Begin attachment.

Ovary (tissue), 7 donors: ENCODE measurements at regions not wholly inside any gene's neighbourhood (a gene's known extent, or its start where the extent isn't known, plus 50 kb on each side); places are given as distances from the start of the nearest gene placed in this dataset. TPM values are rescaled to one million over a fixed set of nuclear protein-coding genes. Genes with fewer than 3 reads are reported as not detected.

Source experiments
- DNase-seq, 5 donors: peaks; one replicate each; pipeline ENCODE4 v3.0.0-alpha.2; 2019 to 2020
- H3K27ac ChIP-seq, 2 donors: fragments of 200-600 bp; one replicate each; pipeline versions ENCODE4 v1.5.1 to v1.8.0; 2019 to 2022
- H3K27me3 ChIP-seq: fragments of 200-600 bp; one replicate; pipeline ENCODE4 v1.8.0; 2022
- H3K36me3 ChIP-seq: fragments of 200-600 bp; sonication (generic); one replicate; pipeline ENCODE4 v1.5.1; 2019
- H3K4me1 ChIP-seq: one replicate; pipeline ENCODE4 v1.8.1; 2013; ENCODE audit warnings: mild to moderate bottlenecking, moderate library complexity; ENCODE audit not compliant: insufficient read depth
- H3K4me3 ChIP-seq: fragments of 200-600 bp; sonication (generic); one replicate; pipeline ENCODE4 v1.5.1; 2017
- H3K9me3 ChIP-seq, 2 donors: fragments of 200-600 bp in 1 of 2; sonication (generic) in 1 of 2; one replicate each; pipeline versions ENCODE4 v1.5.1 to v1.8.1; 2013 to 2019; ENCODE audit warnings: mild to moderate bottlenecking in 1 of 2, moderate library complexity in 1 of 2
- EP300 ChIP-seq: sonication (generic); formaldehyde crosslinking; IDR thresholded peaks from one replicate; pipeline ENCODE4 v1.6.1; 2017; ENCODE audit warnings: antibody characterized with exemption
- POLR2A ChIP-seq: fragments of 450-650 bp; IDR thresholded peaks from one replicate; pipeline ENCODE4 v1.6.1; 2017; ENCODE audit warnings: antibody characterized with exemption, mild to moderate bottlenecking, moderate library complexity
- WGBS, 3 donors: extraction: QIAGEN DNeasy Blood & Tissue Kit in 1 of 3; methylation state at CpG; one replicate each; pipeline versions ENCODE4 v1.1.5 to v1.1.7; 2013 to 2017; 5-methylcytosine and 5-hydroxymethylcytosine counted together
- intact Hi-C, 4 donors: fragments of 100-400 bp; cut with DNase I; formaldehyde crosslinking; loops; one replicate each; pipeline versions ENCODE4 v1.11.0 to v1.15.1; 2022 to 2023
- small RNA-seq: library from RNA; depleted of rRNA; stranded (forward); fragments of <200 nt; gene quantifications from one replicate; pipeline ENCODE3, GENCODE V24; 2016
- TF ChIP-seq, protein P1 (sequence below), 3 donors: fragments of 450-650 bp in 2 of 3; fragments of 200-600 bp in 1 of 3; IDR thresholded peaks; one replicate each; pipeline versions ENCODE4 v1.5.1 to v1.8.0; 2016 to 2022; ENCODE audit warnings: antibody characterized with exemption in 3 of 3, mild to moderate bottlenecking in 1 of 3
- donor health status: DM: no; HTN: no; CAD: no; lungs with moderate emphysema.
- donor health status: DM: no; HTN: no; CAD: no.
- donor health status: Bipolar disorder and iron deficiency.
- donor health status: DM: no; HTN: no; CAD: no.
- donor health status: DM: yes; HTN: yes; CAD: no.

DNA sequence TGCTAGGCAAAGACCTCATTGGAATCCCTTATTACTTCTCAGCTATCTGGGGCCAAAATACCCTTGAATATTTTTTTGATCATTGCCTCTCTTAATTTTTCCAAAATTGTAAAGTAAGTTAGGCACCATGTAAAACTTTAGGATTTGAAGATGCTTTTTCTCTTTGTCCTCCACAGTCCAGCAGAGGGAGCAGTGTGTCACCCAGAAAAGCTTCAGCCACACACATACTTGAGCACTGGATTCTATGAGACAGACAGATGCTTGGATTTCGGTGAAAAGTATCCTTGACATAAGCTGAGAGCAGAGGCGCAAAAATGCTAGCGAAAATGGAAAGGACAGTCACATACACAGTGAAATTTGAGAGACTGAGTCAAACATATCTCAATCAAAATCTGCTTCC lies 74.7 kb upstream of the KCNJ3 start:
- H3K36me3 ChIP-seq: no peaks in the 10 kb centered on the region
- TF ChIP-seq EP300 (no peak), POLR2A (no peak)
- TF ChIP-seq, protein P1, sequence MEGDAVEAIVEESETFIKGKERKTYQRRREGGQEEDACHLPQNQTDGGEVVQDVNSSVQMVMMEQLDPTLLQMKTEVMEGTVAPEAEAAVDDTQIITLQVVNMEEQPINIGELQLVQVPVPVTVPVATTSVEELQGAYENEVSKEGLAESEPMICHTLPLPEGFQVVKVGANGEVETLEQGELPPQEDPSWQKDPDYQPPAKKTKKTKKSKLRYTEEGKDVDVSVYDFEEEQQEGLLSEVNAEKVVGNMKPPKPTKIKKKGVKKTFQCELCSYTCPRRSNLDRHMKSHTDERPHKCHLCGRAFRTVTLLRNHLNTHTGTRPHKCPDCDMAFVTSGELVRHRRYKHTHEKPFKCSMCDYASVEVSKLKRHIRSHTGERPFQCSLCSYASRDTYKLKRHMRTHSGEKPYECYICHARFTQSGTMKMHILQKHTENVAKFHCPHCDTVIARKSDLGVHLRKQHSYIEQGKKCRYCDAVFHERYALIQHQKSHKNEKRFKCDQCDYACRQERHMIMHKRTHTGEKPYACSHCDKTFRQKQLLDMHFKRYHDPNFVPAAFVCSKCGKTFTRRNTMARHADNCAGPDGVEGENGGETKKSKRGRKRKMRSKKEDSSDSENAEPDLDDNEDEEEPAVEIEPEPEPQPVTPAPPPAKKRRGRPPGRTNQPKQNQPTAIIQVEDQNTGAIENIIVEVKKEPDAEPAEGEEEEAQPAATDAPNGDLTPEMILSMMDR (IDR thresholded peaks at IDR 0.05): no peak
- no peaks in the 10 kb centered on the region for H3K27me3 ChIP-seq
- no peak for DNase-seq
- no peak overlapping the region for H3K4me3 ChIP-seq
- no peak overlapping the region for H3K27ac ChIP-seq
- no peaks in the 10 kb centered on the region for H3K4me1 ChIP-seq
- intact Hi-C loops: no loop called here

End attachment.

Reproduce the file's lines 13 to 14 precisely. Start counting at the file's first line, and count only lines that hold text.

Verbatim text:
- intact Hi-C, 4 donors: fragments of 100-400 bp; cut with DNase I; formaldehyde crosslinking; loops; one replicate each; pipeline versions ENCODE4 v1.11.0 to v1.15.1; 2022 to 2023
- small RNA-seq: library from RNA; depleted of rRNA; stranded (forward); fragments of <200 nt; gene quantifications from one replicate; pipeline ENCODE3, GENCODE V24; 2016